POLITICS
05/11/2009 05:12 am ET Updated May 25, 2011

Dick Cheney To Skip Bush Administration Reunion Next Week

What has life been like for former President George Bush since leaving office in January? Should you be curious enough to seek the answer to that question, both the New York Times and the Washington Post have written profiles of his new life in Texas which are now online.

The Times' article focuses mainly on a planned Bush administration reunion for next week with the likes of Condoleezza Rice, Karen Hughes and Dan Bartlett. And if you read all the way to the sixth paragraph you'll learn that there is one prominent administration official who will be conspicuously absent from the rendezvous:

Not coming to next week's session is former Vice President Dick Cheney, who in the final days of the administration argued with Mr. Bush about his failure to pardon Mr. Cheney's former chief of staff, I. Lewis Libby Jr., who was convicted of perjury and other counts for his role in the leak of Valerie Wilson's employment with the Central Intelligence Agency. Mr. Cheney later went on television to air his grievances with Mr. Bush, while also accusing Mr. Obama of endangering the country.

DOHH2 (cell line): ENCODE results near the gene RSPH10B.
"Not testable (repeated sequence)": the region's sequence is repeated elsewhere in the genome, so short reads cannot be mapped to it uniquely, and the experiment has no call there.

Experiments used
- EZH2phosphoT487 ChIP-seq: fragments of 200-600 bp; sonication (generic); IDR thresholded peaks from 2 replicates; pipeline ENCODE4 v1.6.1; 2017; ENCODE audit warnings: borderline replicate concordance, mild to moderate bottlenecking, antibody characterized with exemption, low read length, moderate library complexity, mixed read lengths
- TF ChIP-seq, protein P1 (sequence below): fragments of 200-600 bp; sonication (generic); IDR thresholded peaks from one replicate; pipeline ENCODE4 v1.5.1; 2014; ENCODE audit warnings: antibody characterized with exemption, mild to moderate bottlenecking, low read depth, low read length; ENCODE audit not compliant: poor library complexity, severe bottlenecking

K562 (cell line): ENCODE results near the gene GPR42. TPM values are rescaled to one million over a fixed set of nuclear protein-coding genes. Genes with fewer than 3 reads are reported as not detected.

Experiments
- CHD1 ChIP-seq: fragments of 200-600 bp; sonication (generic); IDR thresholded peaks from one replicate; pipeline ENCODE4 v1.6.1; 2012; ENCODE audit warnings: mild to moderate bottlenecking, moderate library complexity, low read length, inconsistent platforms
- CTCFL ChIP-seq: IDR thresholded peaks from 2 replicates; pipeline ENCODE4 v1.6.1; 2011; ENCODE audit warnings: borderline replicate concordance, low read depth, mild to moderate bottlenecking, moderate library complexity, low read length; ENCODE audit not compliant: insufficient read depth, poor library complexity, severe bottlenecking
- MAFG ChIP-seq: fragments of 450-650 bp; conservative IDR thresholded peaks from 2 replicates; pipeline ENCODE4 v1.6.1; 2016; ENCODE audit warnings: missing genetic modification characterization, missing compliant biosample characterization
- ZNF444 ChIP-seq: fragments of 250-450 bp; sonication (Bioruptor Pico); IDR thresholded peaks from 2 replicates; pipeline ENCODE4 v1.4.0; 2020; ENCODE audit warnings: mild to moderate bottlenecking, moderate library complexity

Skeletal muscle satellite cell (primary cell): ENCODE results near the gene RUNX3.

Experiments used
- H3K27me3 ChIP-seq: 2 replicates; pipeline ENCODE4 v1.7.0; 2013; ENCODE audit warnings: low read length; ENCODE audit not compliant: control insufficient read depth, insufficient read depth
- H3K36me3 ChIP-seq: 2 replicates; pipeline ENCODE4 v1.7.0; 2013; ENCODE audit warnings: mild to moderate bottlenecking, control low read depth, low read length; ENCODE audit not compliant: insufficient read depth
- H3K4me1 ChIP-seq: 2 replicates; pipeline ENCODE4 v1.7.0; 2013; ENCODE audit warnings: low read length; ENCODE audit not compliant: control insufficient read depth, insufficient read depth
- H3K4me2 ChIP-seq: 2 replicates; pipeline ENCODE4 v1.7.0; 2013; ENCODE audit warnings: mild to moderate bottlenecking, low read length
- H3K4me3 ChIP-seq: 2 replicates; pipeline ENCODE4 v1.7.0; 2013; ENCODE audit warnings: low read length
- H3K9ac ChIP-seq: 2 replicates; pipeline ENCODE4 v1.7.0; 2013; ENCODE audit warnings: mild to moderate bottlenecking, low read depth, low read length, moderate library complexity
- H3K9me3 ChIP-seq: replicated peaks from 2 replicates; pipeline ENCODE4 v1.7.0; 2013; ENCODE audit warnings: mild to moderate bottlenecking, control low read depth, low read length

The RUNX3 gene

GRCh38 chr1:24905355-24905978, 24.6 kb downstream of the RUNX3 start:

Read more of the Times article here.

The Washington Post article, meanwhile, has a wealth of prosaic details about Bush's daily routine, his new neighborhood and his domestic life (neither he nor Laura like to cook, it turns out.)

As for contemplating his legacy, Bush appears to be in no rush to sort it all out:

And while the rest of the world mulls and debates his legacy, Bush has told friends that he prefers not to use the "L word." He dismisses analysis of his presidency as premature, regrets little and refrains from engaging in the snippety back-and-forth between the Obama administration and Bush loyalists such as Karl Rove and Dick Cheney. Bush feels content with his presidency, friends said. Now he will try to explain his two terms by writing a book and building a presidential center at Dallas's Southern Methodist University, so that history will have the means to judge him fairly.

Read more from the Washington Post article.